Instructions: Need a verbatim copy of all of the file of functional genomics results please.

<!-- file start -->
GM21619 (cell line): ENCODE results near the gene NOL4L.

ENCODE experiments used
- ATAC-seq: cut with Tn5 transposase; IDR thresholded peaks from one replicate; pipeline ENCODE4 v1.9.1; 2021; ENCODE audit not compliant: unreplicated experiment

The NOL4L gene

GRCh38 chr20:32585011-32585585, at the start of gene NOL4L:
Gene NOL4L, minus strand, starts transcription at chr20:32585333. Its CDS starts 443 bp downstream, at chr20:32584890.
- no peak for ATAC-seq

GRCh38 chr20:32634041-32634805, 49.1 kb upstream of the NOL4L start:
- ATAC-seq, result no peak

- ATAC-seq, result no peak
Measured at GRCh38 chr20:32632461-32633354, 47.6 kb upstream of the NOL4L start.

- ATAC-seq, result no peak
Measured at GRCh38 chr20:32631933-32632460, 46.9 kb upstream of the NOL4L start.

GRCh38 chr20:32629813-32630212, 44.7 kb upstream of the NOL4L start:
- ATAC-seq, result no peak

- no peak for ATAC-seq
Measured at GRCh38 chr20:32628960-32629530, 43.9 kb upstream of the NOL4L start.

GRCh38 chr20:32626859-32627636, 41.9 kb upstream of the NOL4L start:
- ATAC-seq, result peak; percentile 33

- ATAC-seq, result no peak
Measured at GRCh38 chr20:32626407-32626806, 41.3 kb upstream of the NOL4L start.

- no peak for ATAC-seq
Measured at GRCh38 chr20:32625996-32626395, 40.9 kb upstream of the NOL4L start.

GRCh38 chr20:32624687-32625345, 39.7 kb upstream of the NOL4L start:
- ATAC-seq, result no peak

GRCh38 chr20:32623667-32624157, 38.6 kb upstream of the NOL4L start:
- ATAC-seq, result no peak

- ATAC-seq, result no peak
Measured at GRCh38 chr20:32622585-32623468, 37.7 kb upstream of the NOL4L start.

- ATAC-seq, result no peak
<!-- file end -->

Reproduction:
GM21619 (cell line): ENCODE results near the gene NOL4L.

ENCODE experiments used
- ATAC-seq: cut with Tn5 transposase; IDR thresholded peaks from one replicate; pipeline ENCODE4 v1.9.1; 2021; ENCODE audit not compliant: unreplicated experiment

The NOL4L gene

GRCh38 chr20:32585011-32585585, at the start of gene NOL4L:
Gene NOL4L, minus strand, starts transcription at chr20:32585333. Its CDS starts 443 bp downstream, at chr20:32584890.
- no peak for ATAC-seq

GRCh38 chr20:32634041-32634805, 49.1 kb upstream of the NOL4L start:
- ATAC-seq, result no peak

- ATAC-seq, result no peak
Measured at GRCh38 chr20:32632461-32633354, 47.6 kb upstream of the NOL4L start.

- ATAC-seq, result no peak
Measured at GRCh38 chr20:32631933-32632460, 46.9 kb upstream of the NOL4L start.

GRCh38 chr20:32629813-32630212, 44.7 kb upstream of the NOL4L start:
- ATAC-seq, result no peak

- no peak for ATAC-seq
Measured at GRCh38 chr20:32628960-32629530, 43.9 kb upstream of the NOL4L start.

GRCh38 chr20:32626859-32627636, 41.9 kb upstream of the NOL4L start:
- ATAC-seq, result peak; percentile 33

- ATAC-seq, result no peak
Measured at GRCh38 chr20:32626407-32626806, 41.3 kb upstream of the NOL4L start.

- no peak for ATAC-seq
Measured at GRCh38 chr20:32625996-32626395, 40.9 kb upstream of the NOL4L start.

GRCh38 chr20:32624687-32625345, 39.7 kb upstream of the NOL4L start:
- ATAC-seq, result no peak

GRCh38 chr20:32623667-32624157, 38.6 kb upstream of the NOL4L start:
- ATAC-seq, result no peak

- ATAC-seq, result no peak
Measured at GRCh38 chr20:32622585-32623468, 37.7 kb upstream of the NOL4L start.

- ATAC-seq, result no peak